:max-retry 6
  :retry-delay [:rand-cycle [1000 3000 5000 10000] :+/- 0.50])

In the above example I've specified the desired waiting time (with variation) of 1s, 3s, 5s and 10s, I've also specified that I would like safely to retry 6 times, but only 4 wait times were specified. Safely will cycle back from the beginning of the sequence producing effective waiting times of:

retry:     1     2     3     4      5     6
delay:   1000  3000  5000  10000  1000  3000
         |---------------------|  |---------...
   cycling back to the beginning of the sequence

In this way you can specify your custom values which better suits your particular situation.

Errors logging

One common mistake is to have empty catch block. The exception in this case it is swallowed by the program without leaving any trace. There are very few occasion when this is a good idea, in most of the cases it is recommended to at least log the exception in a logging system. safely by default logs the exception with timbre. There are a few configurable option which you can leverage to make message more suitable for your situation.

We have:

  • :message to customize the log message and make it more meaningful with information which pertain the action you were trying to achieve.
  • :log-level the level to use while logging the exception. The default value is :warn, other possible values are: :trace, :debug, :info, :warn, :error and :fatal
  • :log-errors (true|false) whether or not the error must be logged. If you don't want to log exceptions in a particular block you can disable it with: :log-errors false
  • :log-stacktrace (true|false) whether to report the full stacktrace of the exception or omit it completely. (default true)
  • :log-ns "" To specify a logger name. Typically the name of a namespace. When using the macro it defaults to the current namespace, when using the function version it defaults to safely.log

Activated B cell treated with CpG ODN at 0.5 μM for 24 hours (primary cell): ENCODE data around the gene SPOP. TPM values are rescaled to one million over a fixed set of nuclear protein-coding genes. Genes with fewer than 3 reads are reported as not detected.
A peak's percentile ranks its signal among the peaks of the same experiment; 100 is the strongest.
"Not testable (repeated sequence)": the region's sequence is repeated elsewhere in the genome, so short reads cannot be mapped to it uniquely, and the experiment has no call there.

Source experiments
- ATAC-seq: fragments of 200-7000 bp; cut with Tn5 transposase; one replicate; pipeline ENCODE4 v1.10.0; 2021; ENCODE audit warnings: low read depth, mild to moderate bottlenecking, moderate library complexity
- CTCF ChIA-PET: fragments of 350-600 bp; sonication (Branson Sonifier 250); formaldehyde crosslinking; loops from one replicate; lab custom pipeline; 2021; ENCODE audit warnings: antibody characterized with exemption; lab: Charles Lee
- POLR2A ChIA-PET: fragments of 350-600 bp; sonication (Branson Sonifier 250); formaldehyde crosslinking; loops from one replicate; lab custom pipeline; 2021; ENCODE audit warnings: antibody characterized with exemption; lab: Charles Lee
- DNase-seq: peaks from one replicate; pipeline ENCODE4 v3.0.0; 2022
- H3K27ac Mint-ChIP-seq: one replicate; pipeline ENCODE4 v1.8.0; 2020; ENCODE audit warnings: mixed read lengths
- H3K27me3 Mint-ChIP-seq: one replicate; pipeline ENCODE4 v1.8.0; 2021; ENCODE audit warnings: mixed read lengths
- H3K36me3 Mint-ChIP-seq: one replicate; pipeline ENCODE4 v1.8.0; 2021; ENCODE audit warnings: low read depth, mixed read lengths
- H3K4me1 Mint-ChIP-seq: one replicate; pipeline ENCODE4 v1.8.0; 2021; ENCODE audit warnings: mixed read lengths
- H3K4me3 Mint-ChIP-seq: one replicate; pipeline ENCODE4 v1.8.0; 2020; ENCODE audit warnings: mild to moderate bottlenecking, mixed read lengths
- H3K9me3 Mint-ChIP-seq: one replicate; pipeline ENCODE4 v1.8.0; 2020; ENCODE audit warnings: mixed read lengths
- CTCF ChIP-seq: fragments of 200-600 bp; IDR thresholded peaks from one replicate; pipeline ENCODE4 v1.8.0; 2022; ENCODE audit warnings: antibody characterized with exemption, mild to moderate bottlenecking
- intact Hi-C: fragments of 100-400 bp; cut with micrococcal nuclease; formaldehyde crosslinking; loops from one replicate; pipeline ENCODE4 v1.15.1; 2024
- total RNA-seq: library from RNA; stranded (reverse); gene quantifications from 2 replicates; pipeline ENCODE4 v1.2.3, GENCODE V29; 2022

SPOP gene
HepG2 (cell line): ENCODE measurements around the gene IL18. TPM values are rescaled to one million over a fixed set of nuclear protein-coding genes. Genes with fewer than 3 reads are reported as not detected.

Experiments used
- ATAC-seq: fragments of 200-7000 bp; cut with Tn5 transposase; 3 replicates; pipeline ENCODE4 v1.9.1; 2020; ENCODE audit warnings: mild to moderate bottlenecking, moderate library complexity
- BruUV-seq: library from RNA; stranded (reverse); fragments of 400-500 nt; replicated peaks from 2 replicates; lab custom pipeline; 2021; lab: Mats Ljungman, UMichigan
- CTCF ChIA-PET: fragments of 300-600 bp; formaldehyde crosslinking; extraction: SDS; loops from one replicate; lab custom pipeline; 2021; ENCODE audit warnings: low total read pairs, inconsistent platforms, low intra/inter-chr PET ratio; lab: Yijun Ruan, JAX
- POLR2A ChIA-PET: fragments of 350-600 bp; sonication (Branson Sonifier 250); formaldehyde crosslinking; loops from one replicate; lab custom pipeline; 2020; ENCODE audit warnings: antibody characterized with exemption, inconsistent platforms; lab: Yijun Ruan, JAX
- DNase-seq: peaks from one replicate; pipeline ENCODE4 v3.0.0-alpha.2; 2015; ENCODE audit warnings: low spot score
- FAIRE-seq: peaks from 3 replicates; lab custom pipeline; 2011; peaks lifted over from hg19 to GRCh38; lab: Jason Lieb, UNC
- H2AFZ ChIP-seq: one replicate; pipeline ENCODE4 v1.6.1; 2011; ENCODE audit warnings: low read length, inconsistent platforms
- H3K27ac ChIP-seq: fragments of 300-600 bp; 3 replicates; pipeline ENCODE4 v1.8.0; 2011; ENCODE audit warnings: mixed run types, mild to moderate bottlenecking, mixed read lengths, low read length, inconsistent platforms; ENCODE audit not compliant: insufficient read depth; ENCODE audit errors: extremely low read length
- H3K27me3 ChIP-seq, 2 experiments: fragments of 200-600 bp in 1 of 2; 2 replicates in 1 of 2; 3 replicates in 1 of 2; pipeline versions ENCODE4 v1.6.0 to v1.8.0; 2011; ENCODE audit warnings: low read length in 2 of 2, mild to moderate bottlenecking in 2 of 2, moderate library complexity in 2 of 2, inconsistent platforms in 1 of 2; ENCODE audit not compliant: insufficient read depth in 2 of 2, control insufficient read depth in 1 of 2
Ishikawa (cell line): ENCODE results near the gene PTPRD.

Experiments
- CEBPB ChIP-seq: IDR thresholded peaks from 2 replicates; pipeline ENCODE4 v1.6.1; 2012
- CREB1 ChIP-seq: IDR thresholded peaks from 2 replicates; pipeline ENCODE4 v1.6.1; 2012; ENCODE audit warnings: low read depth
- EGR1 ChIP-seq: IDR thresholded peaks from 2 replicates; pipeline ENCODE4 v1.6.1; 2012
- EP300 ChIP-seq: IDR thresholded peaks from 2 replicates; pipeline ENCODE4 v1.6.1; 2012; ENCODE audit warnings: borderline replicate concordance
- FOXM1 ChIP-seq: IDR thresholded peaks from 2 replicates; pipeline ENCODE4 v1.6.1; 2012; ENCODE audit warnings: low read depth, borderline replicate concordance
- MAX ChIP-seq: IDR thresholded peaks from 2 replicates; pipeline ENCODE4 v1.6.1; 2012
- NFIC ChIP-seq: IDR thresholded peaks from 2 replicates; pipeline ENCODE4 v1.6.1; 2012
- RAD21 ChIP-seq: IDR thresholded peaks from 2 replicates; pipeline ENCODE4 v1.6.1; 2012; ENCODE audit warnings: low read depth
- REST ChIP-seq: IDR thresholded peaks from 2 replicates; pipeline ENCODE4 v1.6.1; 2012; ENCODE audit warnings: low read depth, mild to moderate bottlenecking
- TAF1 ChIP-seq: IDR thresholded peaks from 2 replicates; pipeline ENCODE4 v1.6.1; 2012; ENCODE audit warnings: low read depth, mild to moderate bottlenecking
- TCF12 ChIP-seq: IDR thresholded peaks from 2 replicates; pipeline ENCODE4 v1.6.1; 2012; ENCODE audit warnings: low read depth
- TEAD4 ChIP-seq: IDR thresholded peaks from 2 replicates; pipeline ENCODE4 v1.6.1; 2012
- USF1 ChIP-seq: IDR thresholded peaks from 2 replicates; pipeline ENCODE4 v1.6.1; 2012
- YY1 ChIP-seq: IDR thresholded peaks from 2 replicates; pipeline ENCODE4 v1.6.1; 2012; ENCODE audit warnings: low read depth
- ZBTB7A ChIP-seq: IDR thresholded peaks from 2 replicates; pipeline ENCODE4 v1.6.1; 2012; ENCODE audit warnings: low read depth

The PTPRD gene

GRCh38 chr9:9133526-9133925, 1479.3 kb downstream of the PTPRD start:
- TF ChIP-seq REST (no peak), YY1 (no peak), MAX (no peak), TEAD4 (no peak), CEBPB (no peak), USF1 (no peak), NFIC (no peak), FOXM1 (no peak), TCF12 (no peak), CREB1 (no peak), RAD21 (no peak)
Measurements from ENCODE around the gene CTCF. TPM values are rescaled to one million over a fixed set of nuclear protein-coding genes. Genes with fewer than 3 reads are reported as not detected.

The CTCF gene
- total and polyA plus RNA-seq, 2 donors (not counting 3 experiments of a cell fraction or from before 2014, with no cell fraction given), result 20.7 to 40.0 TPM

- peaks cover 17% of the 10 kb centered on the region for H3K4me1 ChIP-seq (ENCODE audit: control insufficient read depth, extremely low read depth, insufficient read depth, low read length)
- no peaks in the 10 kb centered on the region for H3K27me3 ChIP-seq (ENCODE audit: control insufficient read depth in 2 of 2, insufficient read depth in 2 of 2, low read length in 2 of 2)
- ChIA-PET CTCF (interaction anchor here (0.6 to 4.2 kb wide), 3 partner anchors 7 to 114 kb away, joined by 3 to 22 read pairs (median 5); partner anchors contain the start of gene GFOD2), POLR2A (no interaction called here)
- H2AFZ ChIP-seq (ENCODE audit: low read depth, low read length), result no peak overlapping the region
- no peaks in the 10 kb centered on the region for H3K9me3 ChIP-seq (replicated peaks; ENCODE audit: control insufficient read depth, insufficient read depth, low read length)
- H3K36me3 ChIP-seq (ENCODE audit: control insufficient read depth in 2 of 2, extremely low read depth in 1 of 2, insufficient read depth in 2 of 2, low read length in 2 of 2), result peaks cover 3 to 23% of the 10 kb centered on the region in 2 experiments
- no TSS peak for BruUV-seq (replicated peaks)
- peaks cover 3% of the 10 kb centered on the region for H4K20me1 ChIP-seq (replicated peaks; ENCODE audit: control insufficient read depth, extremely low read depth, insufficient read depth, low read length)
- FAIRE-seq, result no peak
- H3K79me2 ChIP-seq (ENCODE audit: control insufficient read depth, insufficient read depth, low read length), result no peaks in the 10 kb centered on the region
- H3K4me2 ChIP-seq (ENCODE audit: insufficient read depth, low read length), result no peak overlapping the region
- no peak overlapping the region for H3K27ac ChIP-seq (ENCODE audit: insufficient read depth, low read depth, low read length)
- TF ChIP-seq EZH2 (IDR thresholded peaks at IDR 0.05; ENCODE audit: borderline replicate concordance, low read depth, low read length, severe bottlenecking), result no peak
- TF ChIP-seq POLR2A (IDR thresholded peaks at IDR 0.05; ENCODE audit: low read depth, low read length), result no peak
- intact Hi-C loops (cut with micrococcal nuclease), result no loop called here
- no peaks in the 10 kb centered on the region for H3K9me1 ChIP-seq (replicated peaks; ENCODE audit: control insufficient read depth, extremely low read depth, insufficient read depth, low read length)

For example this log the exception with the given message and a log level of :info.

;; Customize logging
  (http/get "http://user.service.local/users?active=true")
  :message "Error while fetching active users"
  :log-level :info)

In this case we disable the error logging for the given block.

;; Disable logging
  (Thread/sleep 3000)
  :log-errors false)

Automatic errors tracking (monitoring)

If you have (and you should) a monitoring system which track application metrics as well then you can track automatically how many times a particular section protected by safely is running into errors.

To do so all you need to do is to give a name to the section you are protecting with safely with:

  • :track-as "myproject.mymodule.myaction" Will use the given string as name for the metric. Use names which will be clearly specifying the which part of your code is failing for example: "app.db.writes" and "" clearly specify which action if currently failing. The tracking is done via Samsara/TrackIt! (see:

For example:

;; Automatic retry with random-range
  (http/get "http://user.service.local/users?active=true")
  :max-retry 3
  :retry-delay [:random-range :min 2000 :max 5000]
  :track-as "")

This will track a number of interesting metrics about this single block and publish them to a variety of monitoring systems. For more information you can see the tracking page.

Circuit breaker.

The circuit breaker functionality (introduced in v0.5.0) was popularised by M. T. Nygard's book "Release It!". There are already a good amount of open-source libraries which offer quite good implementation of circuit-breakers as defined by Nygard. The most popular it is Hystrix from Netflix. However, Hystrix over the years became unnecessarily a huge library. safely offers an implementation of the same ideas in a much simplified way and 100% Clojure (for JVM).

If you want to know more about the general idea behind the circuit breaker I would recommend the book "Release It!" mentioned above. Here I'm going to describe how safely implementation works.

Internally the circuit breaker is a state machine which looks like this:

circuit breaker state machine

The state machine is initiated with the :closed state. Like an electrical circuit a closed circuit it is a working circuit in which the current can flow through.

:closed state

In this state the circuit breaker is allowing to pass all the requests. So when a new request is issued, the circuit breaker will retrieve the dedicated thread pool associated with this request type and enqueue the new request. Once enqueued an available thread will pick the request and process it. When the request is completed then the circuit breaker will update its internal state capturing the outcome of each request. In this case one of the following things can happen: